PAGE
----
Microsoft Office won't lose its dominance in the desktop applications market any time soon, but Google Inc.'s new...
partnership with Sun Microsystems Inc. could give users a viable alternative, according to experts.
Last week, Google began making Sun's desktop applications suite, StarOffice, available for free through its Google Pack downloads. Like Microsoft Office, StarOffice desktop applications include word processing, spreadsheet and presentation software. Through integration with Google Docs, StarOffice can also now offer some of the same collaborative tools as Microsoft SharePoint.
"If you're a Microsoft partner, of course you're going to be concerned -- especially because Google is giving this away," said Bernard Golden, CEO of professional services firm Navica in San Ramon, Calif. "How do you compete with free?"
There are a few answers to that question.
Stephen O'Grady, cofounder of Red Monk Consultancy in Denver, said Microsoft Office's biggest advantage is its robustness. Although 95% of users would be fine with StarOffice, it's "not as polished an interface," and StarOffice's spreadsheet does not offer the performance that high-end users need, he said.
Golden also said the collaboration afforded by StarOffice and Google Docs is not as advanced as in Microsoft SharePoint, which offers workflow management and other features StarOffice does not.
Another advantage of Microsoft Office is that it comes preinstalled on so many PCs. As a result, users need real motivation to switch to a different office desktop applications suite.
And, beyond the purchase price, StarOffice doesn't offer many reasons to switch, O'Grady said. But, he added, "If they're predisposed to go away from Microsoft Office, this would provide additional incentive."
Still, O'Grady and other experts do see an audience for StarOffice.
So does Paul DeGroot, an analyst for Directions on Microsoft in Kirkland, Wash., who said emerging international markets, where not as many PCs come with Microsoft Office preinstalled, could be growth markets for StarOffice or the open source OpenOffice.
"They may be more willing to consider alternatives, especially if they can save a lot of money," he said.
The fact that StarOffice now has the backing of Google will also make a difference, he added, because as of now, "A lot of people don't know that it exists."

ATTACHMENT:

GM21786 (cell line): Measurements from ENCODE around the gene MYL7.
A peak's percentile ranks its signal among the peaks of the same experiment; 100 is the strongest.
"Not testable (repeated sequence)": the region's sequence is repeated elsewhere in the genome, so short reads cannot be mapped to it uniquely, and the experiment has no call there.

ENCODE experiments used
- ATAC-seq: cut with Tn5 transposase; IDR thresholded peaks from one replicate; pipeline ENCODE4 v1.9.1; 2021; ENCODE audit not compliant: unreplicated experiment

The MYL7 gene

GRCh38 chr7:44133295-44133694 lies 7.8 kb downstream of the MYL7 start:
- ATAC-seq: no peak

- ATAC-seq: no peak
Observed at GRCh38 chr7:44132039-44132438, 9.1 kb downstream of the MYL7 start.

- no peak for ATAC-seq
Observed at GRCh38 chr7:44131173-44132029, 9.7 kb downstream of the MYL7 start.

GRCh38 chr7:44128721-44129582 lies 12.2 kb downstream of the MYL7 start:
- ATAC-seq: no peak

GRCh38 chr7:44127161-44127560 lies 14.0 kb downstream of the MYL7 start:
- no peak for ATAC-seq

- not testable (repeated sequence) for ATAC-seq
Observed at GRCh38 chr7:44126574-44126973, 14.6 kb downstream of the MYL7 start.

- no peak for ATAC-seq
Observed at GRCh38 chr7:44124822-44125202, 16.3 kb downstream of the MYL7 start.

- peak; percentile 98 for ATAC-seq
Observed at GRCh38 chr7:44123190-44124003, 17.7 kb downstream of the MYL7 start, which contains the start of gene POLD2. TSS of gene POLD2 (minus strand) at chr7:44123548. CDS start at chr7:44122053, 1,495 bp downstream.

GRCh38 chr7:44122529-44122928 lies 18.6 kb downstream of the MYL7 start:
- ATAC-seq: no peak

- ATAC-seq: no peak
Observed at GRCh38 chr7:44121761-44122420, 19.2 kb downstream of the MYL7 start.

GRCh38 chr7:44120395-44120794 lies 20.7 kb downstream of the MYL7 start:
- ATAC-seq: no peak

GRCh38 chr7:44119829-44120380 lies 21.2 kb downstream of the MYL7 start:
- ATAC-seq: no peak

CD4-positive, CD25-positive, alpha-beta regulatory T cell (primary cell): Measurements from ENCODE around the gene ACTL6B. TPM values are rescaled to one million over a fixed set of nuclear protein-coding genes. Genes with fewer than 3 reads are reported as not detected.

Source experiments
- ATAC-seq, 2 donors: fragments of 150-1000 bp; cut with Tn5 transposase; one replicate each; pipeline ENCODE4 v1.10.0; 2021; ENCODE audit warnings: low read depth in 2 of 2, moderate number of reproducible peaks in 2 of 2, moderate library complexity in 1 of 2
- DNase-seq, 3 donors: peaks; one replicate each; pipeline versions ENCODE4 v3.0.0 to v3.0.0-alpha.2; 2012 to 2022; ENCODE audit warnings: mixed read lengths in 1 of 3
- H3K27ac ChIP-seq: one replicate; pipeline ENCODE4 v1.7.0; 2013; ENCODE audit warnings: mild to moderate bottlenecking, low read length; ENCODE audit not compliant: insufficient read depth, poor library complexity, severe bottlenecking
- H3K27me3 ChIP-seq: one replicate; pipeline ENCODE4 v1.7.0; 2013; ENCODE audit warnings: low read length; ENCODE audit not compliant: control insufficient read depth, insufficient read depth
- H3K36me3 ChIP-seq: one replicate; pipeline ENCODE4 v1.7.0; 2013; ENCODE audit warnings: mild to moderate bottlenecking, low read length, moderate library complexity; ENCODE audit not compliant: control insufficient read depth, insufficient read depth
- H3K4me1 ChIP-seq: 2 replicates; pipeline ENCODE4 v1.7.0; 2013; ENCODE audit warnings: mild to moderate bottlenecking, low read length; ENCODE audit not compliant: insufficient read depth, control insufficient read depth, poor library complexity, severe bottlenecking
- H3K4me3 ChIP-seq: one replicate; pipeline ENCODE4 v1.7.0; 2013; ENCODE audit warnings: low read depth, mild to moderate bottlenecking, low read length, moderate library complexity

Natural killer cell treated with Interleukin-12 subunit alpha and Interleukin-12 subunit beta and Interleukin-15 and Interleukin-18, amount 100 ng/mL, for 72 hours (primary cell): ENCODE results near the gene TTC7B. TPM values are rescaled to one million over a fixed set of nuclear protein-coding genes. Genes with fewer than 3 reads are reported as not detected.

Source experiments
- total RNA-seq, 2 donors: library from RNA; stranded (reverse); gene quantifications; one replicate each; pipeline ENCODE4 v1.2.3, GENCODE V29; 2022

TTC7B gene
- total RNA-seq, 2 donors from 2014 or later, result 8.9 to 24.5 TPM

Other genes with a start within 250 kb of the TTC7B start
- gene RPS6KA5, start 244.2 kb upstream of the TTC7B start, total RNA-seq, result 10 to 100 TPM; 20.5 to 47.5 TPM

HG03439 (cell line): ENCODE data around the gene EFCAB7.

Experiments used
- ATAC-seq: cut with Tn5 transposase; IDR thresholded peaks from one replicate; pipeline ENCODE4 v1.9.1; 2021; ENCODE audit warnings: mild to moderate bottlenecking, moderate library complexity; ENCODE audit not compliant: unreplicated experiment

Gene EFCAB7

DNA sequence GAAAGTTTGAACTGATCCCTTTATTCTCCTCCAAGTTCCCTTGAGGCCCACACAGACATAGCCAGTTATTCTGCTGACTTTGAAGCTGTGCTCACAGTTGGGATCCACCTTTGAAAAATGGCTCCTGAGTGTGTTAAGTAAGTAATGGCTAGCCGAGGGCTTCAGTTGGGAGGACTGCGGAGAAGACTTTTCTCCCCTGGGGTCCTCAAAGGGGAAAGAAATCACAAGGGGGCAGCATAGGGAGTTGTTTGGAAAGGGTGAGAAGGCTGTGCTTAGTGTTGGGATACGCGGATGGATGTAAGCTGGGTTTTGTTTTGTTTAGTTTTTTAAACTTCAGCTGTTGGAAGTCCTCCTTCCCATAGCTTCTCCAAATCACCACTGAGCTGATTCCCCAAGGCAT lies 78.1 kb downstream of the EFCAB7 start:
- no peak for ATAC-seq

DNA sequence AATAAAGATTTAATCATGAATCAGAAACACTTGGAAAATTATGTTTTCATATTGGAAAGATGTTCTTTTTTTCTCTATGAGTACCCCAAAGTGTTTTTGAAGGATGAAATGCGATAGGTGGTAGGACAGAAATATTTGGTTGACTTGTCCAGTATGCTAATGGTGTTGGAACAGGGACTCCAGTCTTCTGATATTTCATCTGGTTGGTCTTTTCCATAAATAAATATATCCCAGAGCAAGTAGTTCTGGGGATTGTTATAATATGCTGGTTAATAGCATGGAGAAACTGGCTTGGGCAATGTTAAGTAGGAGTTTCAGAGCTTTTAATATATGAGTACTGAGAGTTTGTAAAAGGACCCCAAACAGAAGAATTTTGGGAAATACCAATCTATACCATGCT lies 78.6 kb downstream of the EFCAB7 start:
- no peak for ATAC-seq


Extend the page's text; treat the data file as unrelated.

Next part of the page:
Golden agreed that Google makes StarOffice a more formidable competitor because, he said, "It's pretty clear that they are the closest to Microsoft in terms of size and momentum in the market."
"Google is in a financial position where they can put some muscle behind it," Golden said. "There's finally someone in Microsoft's weight class."
Another opportunity for StarOffice to challenge Microsoft Office's dominance is in the file-format battle between the Open Document Format (ODF) and Office Open Extended Markup Language (OOXML), which Microsoft Office uses. If Google can spread the use of ODF and force Microsoft to focus more on ODF, it would represent a shift in power in the office desktop applications market, Golden said.
In the meantime, Google isn't likely to make much of a dent in Microsoft's dominant market position, O'Grady said. But the StarOffice partnership with Sun should continue Google's trend of bringing consumer products such as Skype and Gmail into the enterprise, he said.
"Eventually I think Microsoft and even folks like IBM and others are going to wake up one day and wonder how Google co-opted a volume market," he said. "Google is sort of sneaking up on people."
Microsoft declined to comment for this story, but did release a statement saying, "Microsoft Office has tremendous potential as a platform for unified communications and collaboration, enterprise search, enterprise content management, workflow, compliance and business intelligence solutions. These programs will help our valued partners capitalize on many new areas of business opportunity."